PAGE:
Animals Like You’ve Never Seen Them Before
From armadillos to zebras, or what championship chickens have to do with a giant octopus.
By Maria Popova
It’s easy to take this amazing planet we inhabit for granted. While National Geographic‘s school of nature photography may have its place, there’s something remarkable and whimsical that happens when a fine art photographer takes her lens to Earth’s creatures — they become poetry. Today, we turn to five such photographers, whose portraits of animals — unusual, otherworldly, kooky, tender, charismatic — make the eye swoon and the heart sing.
ANDREW ZUCKERMAN: CREATURE
Andrew Zuckerman is one of my absolute favorite photographers working today, his Wisdom and Music projects priceless time-capsules of contemporary culture and his thoughts on curiosity and rigor as the key to creativity a beautiful articulation of my own credo. In Creature, Zuckerman brings his exquisite signature style, crisp yet tender, to Earth’s beings. With equal parts detail and delight, he captures the spirt of these diverse creatures, from panthers to fruit bats to bald eagles, in a way makes them seem familiar and fresh at once, and altogether breathtaking.
With a potent blend of playfulness and profound respect, Flach captures the remarkable diversity of dogs, both of appearance and of character, and our complex, 150-century-old relationship with them in a poetic and spellbinding visual narrative.
From shelter dogs to show-winners to dogs who sniff out explosives, the book spans an incredible range of personalities, portrayed in beautiful images generously stretched across full-bleed double-page spreads and lined with insightful commentary on everything from dog racism (did you know that there are more black dogs in shelters than any other fur color?) to historical background on how different breeds came to be and curious facts about them.
They can entertain us, protect us, teach us how to love, do what they are told, and tell us what is going to happen next. They can even extend our lives. We think we train them to do the work, but they have in turn found a way for us to provide for them. This great form that has forged so many different kinds of dog is the inspiration for this book. The result is an unprecedented insight and visualization of what dogs are and can be.”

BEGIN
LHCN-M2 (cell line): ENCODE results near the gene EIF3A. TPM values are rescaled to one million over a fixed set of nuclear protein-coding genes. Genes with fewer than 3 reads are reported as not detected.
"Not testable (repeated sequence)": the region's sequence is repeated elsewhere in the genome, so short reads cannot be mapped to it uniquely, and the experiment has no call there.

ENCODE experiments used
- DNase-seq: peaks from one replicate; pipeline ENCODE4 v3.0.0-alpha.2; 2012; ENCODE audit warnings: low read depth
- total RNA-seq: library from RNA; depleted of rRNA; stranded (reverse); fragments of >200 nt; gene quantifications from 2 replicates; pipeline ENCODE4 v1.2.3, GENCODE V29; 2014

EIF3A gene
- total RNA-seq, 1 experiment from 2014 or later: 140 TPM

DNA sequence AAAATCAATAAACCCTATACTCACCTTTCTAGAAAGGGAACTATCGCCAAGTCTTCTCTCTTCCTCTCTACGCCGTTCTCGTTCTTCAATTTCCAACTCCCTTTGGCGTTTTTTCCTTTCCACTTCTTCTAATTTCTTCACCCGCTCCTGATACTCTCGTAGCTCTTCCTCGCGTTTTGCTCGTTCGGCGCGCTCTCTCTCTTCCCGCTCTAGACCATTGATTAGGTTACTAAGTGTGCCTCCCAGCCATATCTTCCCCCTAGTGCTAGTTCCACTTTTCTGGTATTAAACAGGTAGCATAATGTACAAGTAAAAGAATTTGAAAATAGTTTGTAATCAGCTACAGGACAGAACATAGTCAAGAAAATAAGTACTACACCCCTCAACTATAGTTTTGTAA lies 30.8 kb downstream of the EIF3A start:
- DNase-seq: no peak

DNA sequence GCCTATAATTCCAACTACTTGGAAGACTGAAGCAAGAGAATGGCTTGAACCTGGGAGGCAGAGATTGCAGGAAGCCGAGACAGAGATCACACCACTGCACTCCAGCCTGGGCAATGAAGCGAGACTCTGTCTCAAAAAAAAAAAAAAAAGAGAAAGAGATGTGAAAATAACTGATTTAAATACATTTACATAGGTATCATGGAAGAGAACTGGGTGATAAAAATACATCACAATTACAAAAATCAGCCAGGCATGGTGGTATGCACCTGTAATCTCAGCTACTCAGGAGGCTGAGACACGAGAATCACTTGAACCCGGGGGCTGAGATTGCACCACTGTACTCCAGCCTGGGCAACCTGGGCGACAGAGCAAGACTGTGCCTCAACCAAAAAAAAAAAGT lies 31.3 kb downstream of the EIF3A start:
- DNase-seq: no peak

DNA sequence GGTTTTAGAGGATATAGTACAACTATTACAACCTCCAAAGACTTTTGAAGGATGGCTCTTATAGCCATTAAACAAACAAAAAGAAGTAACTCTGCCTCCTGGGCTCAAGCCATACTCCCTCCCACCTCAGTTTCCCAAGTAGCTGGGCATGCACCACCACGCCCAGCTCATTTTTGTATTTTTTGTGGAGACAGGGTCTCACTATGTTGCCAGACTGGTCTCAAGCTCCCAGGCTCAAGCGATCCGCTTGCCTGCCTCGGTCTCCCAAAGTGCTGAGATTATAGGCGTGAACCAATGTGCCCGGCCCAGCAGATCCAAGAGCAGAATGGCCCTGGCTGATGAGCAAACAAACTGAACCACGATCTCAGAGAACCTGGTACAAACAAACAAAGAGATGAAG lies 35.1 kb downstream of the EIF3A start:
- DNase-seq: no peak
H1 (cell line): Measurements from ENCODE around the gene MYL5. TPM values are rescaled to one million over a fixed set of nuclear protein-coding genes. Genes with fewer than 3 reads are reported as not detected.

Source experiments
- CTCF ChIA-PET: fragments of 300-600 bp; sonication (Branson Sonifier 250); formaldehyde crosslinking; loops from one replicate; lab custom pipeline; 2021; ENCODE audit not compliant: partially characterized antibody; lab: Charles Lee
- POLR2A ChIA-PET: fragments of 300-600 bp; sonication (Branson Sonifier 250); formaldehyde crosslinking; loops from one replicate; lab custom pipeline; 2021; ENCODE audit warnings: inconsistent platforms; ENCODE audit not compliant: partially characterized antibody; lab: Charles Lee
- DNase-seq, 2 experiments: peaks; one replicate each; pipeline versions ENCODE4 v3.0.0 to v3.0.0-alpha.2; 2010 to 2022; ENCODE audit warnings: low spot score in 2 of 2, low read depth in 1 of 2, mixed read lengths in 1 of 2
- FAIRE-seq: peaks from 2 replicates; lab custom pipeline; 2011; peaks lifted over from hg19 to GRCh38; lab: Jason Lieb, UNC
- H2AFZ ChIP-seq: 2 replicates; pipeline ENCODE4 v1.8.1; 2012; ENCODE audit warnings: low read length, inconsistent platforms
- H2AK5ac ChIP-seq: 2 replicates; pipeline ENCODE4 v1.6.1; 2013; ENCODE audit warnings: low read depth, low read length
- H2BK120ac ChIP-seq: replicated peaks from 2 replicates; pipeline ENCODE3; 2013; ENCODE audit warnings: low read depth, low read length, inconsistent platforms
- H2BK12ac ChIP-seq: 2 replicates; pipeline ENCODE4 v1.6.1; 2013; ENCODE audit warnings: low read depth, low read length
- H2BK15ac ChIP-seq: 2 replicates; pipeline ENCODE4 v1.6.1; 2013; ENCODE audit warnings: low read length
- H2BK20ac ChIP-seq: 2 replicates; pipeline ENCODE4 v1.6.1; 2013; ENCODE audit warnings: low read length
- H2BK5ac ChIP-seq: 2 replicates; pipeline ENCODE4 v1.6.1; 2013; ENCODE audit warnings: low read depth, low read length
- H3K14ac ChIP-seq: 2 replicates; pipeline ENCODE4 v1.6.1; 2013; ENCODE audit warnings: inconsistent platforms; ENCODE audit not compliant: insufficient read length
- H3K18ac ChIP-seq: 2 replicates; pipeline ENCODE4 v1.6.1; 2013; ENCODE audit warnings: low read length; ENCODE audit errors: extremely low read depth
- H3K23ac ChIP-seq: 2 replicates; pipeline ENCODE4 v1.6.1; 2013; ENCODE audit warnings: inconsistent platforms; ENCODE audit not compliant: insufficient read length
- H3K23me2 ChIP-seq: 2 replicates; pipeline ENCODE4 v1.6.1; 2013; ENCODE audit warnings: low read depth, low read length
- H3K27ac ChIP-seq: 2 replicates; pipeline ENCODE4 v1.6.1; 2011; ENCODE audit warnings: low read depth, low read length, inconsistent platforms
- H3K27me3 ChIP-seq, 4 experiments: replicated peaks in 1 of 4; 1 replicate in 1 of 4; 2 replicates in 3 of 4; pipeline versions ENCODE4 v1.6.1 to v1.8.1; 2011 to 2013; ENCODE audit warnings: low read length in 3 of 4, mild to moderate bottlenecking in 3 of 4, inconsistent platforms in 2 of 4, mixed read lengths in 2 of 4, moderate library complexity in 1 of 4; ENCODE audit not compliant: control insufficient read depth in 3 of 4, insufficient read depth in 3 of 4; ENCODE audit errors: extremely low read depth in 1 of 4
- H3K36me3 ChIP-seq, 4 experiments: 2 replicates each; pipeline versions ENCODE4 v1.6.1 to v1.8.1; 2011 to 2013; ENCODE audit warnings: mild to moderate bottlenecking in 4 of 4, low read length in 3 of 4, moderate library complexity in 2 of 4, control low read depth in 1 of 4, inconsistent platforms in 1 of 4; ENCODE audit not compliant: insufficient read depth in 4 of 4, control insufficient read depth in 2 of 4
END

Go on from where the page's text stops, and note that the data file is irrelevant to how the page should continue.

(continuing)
TAMARA STAPLES: FAIREST FOWL
Humans have the beauty pageants. Dogs have the Westminster Kennel Club Dog Show. But who knew chickens, too, had their own line of competitive narcissism? In The Fairest Fowl: Portraits of Championship Chickens, which you might recall, photographer Tamara Staples documents the fascinating and glamorous world of poultry fanciers and their prized barnyard beauties, from the surprisingly elaborate judging process to the distinct personalities of individual birds. Printed on appropriately lavish paper and garnished with a delicious essay by NPR’s Ira Glass illuminating the intricacies of chicken portraiture, the book is equal parts rich anthropology of a curious subculture and remarkable feat of photographic brilliance.
Chickens this amazing don’t just happen. People help them along — breed them, nurture them, take them from the humble coop to the top of the poultry world. In what’s left of rural America, there is a poultry world. And it’s bigger than you think. At a recent national competition, 12,000 birds showed up.”
In the world of championship chickens, there’s a 100-point scale, and every feature counts. […] The American Standard of Perfection is regularly linked to the Bible. Almost every breeder or judge speaks of the book in such exalted terms. The Standard exhaustively discusses every possible nuance of a show chicken, and there is little to no ambiguity between its covers.”
All images copyright Tamara Staples
Fresh off the press just last week, Menagerie by photographer Sharon Montrose is a stunning collection of her most evocative images that will make you see at even the most familiar animals with equal parts astonishment, awe, and endearment.
From lambs to baby porcupines to giraffes, these tender, minimalist portraits exude a certain nakedness that makes the creatures in them appear at once more vulnerable and more relatable.
MARK LAITA: SEA
From photographer Mark Laita, whose superb “parallel portraits” of subcultures you might recall, comes Sea — a masterful piece of visual poetry that captures the creatures of the deep with equal parts cutting-edge photographic technique and imaginative whimsy to explore the extraordinary wonderland that lives beneath the surface of the world’s water. From iridescent jellyfish to playful sea horses to prepossessing but deadly puffer fish, the 104 images in the collection reveal the astounding grace, colors, and personalities of these marine characters with unprecedented artistry and passion.
Full review, along with more images, here.
Published November 14, 2011